I was for the changes proposed by Thompson however. I don't understand why we do keep old processes for new technologies. I can understand that it is comfortable, makes the transition to the technology smoother, and even adds a bit of retro style, but in the long run I feel it takes away from the technology and its full capabilities. I like new technology, and I get excited when I get to try something new and learn how to use it. This makes the process of switching to a new technology easier and fun. Integrating old processes with new technology is like a weird inefficient oxymoron. It just doesn't make much sense. If you create a new technology, make it new. Make it different, original, and exciting. I love Flipboard by the way!
Tuesday, February 14, 2012
Response to Thompson and Trubek
I found both of these articles incredibly interesting in the way they called for new and innovative things. I was mostly intrigued by the article on spelling. Although Trubek made some valid and interesting points, I overall disagreed with her. Yes, the English language does have some funky rules and a lot of exceptions, but most people should know these. I think it would be disastrous to change English to be written however people feel is best or easiest. It is lazy for one thing, and would cause a chaotic lack of clarity. Clarity is the main reason for all of English's bizarre rules, to be able to differentiate the meaning of words that sound similar, but mean totally different things and imply, or use different contexts. I would actually argue that auto-correct and spell check have improved my spelling. When I see a word is wrong I look up the proper spelling if I don't already know it and correct it. I do this with the same word whenever it comes up until it is committed to memory and I know longer make the mistake. I also hate it when people send me messages that are densely text speak. The occasional brb or lol is fine but when people start using u for you, r for are or our, and c for see and or sea. In spoken language it is easier to determine which word is being used based off of context. It is not always as easy, and can sometimes be confusing in communicating messages, which can lead to some awkward moments. If English is evolving then let it evolve, but don't make a sudden and drastic change. I don't think that has ever been successfully done in any language at anytime. English will be nothing like it is today a few hundred years from now, just like it isn't the same as a few hundred years ago.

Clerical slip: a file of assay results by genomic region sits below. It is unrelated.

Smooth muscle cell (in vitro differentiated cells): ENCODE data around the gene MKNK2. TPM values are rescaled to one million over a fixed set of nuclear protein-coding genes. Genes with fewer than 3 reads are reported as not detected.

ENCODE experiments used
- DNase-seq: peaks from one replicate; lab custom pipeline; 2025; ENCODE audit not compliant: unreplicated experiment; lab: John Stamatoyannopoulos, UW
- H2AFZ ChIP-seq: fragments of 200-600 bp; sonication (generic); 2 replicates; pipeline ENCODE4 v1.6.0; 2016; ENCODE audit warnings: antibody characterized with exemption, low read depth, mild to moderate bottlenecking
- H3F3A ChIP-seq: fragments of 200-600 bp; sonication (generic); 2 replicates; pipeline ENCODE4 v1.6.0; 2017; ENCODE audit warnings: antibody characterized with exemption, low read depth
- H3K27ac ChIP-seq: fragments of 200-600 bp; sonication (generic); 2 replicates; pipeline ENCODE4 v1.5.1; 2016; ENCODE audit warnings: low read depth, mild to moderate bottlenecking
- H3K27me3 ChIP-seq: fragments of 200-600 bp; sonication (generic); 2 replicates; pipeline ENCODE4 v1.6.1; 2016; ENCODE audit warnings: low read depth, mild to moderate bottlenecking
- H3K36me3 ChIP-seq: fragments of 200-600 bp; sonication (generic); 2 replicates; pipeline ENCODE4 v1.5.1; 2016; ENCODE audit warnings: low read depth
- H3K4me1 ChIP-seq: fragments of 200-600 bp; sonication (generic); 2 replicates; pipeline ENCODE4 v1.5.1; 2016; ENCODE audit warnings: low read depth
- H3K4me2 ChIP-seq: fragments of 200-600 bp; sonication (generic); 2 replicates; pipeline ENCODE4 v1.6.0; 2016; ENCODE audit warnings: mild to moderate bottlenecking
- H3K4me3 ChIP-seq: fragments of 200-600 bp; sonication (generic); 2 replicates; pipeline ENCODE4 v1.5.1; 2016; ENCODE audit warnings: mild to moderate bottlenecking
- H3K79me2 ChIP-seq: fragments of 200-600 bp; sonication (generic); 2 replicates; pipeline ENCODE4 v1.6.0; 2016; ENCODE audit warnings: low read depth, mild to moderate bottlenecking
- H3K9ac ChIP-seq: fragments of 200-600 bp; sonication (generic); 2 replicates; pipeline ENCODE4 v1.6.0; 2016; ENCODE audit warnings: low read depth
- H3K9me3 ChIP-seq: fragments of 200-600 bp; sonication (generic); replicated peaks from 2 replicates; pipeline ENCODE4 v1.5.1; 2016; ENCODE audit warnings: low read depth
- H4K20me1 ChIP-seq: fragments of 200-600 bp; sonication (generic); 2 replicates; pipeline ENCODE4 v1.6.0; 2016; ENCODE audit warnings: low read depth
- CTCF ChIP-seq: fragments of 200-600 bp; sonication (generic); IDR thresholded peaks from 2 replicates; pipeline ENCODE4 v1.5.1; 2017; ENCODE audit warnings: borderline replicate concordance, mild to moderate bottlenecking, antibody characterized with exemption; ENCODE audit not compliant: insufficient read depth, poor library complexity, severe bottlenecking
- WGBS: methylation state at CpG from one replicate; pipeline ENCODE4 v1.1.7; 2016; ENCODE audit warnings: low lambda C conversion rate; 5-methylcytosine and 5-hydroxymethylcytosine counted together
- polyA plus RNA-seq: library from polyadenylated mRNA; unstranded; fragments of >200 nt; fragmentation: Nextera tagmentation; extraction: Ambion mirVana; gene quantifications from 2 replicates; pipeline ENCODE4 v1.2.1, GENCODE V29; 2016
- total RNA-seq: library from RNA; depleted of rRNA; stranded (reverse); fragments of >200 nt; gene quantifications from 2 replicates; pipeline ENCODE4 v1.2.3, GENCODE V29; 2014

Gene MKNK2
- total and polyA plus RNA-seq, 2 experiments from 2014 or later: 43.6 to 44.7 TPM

Posted by Tanner at 12:50 AM